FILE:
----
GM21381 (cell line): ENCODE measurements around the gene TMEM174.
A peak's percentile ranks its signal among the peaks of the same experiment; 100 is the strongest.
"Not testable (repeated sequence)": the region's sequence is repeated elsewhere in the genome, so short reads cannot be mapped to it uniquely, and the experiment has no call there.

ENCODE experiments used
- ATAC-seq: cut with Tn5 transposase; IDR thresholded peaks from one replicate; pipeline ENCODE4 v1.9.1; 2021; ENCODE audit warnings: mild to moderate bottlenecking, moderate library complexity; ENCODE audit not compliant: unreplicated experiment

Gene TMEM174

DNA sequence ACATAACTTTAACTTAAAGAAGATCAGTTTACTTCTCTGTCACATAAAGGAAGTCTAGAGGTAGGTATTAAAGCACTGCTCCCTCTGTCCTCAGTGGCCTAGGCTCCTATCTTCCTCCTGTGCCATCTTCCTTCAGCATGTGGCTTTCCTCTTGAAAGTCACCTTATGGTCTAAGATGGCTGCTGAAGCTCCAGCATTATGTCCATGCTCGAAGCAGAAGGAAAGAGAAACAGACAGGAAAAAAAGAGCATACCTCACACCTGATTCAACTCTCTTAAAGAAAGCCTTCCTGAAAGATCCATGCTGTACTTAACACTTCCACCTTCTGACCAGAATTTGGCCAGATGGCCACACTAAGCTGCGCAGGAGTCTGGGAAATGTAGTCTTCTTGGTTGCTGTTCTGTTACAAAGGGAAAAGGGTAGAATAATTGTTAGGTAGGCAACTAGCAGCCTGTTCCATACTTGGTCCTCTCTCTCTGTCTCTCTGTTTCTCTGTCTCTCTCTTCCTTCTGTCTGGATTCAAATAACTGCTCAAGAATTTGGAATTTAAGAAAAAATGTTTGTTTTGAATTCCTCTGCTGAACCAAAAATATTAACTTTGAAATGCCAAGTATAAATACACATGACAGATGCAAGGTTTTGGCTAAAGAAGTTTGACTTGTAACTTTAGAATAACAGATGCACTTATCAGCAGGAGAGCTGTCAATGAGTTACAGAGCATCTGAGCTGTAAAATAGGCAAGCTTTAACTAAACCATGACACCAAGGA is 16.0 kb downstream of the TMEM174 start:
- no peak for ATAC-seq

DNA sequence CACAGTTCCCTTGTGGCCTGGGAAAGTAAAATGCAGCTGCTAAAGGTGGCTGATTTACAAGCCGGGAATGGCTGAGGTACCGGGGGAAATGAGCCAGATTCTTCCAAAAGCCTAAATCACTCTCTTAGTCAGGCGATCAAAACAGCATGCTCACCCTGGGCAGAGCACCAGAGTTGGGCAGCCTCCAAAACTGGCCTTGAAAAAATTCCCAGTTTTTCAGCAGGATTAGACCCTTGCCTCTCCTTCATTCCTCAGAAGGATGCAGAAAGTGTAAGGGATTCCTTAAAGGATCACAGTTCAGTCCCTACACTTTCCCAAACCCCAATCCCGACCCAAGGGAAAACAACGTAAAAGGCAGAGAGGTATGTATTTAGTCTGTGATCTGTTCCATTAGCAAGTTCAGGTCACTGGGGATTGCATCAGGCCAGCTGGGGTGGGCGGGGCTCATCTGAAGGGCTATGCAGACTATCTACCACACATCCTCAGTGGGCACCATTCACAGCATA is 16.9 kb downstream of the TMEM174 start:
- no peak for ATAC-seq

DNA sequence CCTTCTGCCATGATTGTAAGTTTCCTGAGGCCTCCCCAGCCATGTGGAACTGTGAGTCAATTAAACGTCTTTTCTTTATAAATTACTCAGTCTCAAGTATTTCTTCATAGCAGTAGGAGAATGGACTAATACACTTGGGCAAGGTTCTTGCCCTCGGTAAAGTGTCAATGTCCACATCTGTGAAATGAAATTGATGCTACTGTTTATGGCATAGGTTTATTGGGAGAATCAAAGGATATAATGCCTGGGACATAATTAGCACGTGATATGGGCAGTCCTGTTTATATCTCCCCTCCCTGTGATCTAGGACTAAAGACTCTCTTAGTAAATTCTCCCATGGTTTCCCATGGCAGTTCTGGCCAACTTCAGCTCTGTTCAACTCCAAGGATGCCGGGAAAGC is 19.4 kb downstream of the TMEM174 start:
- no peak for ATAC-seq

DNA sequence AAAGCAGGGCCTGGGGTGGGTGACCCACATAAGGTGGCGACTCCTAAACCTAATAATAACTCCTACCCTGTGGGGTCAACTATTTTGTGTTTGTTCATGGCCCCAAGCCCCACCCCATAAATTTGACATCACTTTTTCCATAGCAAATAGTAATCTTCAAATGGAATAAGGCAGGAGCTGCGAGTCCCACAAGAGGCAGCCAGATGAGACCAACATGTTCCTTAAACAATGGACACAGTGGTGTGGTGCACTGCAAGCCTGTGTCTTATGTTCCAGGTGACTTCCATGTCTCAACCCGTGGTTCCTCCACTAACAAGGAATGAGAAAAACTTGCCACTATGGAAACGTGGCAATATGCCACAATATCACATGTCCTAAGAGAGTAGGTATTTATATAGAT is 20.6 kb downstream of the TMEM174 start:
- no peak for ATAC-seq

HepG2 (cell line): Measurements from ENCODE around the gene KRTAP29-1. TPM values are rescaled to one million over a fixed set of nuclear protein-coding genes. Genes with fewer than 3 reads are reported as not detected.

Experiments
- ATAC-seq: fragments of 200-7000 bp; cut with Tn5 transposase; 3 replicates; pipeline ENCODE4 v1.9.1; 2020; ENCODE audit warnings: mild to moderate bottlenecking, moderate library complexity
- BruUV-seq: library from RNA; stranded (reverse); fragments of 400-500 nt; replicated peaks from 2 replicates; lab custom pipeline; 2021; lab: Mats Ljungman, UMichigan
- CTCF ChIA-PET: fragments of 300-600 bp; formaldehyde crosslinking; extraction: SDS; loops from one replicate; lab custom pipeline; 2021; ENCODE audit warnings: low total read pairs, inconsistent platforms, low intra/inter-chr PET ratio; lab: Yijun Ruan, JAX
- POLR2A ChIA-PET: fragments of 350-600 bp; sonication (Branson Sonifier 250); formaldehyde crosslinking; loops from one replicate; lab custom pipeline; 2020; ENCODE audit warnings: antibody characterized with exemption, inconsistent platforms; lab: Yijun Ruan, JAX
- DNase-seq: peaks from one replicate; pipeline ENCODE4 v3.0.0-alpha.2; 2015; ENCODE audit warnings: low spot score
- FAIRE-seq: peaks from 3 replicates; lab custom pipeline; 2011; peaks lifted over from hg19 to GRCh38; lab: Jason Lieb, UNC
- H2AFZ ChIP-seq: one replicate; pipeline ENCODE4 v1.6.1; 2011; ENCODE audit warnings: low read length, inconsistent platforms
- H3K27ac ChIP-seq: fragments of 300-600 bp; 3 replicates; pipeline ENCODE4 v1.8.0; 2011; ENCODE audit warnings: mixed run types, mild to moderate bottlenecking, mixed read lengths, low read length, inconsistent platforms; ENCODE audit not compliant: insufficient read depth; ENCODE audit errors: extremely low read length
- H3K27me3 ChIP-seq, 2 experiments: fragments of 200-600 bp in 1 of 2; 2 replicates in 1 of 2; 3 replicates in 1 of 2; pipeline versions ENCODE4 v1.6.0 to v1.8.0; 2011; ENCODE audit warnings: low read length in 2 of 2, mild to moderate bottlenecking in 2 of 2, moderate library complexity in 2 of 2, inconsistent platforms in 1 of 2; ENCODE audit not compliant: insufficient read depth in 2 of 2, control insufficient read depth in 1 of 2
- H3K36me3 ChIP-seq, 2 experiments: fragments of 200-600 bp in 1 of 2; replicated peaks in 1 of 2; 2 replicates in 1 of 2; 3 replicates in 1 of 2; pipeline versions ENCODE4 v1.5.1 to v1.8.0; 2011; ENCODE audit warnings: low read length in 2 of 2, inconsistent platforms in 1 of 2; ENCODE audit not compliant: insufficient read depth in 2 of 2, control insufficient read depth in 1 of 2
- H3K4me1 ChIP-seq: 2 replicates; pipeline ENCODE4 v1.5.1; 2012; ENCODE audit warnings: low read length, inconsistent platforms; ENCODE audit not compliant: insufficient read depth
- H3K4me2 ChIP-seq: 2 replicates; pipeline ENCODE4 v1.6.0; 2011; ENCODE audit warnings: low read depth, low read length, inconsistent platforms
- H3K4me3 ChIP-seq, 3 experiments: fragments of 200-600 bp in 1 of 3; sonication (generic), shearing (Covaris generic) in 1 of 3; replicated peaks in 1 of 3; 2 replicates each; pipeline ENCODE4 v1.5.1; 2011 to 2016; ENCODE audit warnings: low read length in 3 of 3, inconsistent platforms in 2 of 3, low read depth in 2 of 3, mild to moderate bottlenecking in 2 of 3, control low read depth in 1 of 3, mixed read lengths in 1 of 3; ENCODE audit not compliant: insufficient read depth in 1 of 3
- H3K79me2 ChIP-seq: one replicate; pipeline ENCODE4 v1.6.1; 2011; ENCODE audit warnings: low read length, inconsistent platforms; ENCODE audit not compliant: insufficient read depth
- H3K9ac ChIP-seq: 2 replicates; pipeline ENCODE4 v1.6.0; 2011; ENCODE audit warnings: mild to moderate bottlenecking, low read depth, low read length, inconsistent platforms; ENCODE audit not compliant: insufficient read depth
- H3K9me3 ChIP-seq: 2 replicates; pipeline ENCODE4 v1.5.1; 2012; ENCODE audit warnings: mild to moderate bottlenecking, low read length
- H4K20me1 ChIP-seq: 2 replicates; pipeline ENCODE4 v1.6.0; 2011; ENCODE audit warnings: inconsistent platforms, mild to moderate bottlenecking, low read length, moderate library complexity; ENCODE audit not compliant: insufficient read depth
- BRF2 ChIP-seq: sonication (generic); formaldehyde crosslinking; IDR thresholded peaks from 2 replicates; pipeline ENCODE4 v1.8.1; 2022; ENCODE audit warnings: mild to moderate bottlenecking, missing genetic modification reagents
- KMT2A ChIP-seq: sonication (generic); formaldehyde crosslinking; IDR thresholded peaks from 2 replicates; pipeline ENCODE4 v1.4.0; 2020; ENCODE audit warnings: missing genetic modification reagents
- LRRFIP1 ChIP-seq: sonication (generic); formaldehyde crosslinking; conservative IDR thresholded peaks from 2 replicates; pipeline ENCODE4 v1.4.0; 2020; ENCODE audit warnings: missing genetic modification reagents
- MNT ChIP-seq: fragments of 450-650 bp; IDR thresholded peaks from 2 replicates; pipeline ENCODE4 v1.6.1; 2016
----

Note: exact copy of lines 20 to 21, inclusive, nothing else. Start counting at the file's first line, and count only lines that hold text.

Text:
- POLR2A ChIA-PET: fragments of 350-600 bp; sonication (Branson Sonifier 250); formaldehyde crosslinking; loops from one replicate; lab custom pipeline; 2020; ENCODE audit warnings: antibody characterized with exemption, inconsistent platforms; lab: Yijun Ruan, JAX
- DNase-seq: peaks from one replicate; pipeline ENCODE4 v3.0.0-alpha.2; 2015; ENCODE audit warnings: low spot score